Find Peng Jiasheng, Burmese military tells Thais

Find Peng Jiasheng, Burmese military tells Thais

Burmese military officials have called on their Thai counterparts to help capture Kokang rebel leader Peng Jiasheng, who they claim is hiding in Thailand.

According to Thai news group The Manager, the request was made on Tuesday at a joint-border committee meeting in Tachilek, eastern Shan State.

A Thai border official told DVB that Peng Jiasheng and his aide, referred to as “Koda Kyun”, are believed to be running an illegal business in northern Thailand’s Chiang Rai Province as a front to fund armed struggle in Burma.

Thai police are currently searching for him, the border official said.

Peng Jiasheng [also written Pheung Kya-shin] is the exiled former leader of the Myanmar Nationalities Democratic Alliance Army (MNDAA), which has been engaged in fierce hostilities against Burmese government forces in the Kokang region since February.

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Peng was ousted as MNDAA chairman in a government-backed mutiny in 2009 after he shrugged off pressure from Naypyidaw to incorporate his militia into a national Border Guard Force. His headquarters in Laogai, the capital of the Kokang Special Region which had enjoyed peace under Peng’s leadership, fell to government forces and he was exiled. It is believed Peng spent the following years in Kunming, southern China, until his loyalist Kokang faction launched a new wave of attacks against government forces over four months ago.

Also raised at the 83rd Thailand-Myanmar Township Border Committee on 30 June was a recent drug-trafficking incident when Burmese nationals were arrested on the Thai side of the border, carrying weapons, more than two million methamphetamine pills (known as ya-ba) and 14 kilogrammes of crystal methamphetamine, commonly known as “ice”.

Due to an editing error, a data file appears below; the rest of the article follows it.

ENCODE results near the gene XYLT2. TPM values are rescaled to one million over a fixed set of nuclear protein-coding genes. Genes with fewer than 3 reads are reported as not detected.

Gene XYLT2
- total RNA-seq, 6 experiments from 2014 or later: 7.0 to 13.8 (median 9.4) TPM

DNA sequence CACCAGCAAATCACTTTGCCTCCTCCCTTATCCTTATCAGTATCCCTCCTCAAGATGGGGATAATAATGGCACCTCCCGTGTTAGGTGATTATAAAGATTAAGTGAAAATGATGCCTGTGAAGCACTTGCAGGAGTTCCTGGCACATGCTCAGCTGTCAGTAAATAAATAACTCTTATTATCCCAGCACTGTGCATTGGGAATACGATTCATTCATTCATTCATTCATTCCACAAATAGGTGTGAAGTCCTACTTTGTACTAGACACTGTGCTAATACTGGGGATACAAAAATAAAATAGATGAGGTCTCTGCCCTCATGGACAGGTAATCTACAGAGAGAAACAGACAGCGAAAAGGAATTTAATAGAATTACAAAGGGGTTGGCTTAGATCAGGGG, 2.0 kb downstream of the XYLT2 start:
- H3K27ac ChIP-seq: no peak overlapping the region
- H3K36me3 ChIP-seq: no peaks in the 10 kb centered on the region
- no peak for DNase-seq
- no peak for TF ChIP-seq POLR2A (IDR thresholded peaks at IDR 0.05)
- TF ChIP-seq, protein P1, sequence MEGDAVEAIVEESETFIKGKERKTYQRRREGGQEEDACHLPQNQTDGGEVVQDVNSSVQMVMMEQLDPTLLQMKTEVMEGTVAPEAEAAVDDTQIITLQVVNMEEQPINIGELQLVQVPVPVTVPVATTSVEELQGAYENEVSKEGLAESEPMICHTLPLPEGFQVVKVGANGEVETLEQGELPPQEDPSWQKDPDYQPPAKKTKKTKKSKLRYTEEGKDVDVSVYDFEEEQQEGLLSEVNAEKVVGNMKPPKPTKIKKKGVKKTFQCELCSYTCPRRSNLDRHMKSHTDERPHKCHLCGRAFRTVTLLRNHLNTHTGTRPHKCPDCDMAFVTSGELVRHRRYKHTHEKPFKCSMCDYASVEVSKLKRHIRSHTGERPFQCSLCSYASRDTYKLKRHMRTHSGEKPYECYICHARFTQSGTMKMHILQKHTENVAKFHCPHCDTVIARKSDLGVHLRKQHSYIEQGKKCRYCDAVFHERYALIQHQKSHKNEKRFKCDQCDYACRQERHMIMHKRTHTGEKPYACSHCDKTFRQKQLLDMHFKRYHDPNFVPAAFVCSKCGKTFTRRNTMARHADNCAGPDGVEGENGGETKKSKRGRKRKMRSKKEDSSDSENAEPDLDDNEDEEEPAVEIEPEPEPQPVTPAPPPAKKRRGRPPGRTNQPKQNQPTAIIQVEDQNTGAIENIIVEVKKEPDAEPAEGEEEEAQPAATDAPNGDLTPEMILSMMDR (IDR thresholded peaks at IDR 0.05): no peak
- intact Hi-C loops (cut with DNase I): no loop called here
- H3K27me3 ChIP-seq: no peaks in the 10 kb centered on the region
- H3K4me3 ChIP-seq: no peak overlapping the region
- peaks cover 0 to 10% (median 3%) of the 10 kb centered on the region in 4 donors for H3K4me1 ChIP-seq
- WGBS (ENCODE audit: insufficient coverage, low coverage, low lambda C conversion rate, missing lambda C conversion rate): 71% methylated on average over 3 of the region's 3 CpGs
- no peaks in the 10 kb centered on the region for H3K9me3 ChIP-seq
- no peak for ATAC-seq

The Burmese also urged their Thai counterparts to withdraw 29 Thai army outposts stationed inside Burmese territory, in the township of Monghsat in Shan State’s Loilen District. The Thai officials in return reportedly demanded the withdrawal of ethnic Wa rebels who, they said, have been taking up positions on Thai soil in Chiang Mai Province.

The joint committee also discussed cross-border tourism, The Manager reported, following an agreement in 2007 to allow Thai citizens overland access to the town of Kengtung in Shan State in exchange for permitting Burmese to travel to the city of Chiang Mai. Burmese nationals still require a passport to cross into Thailand.

 

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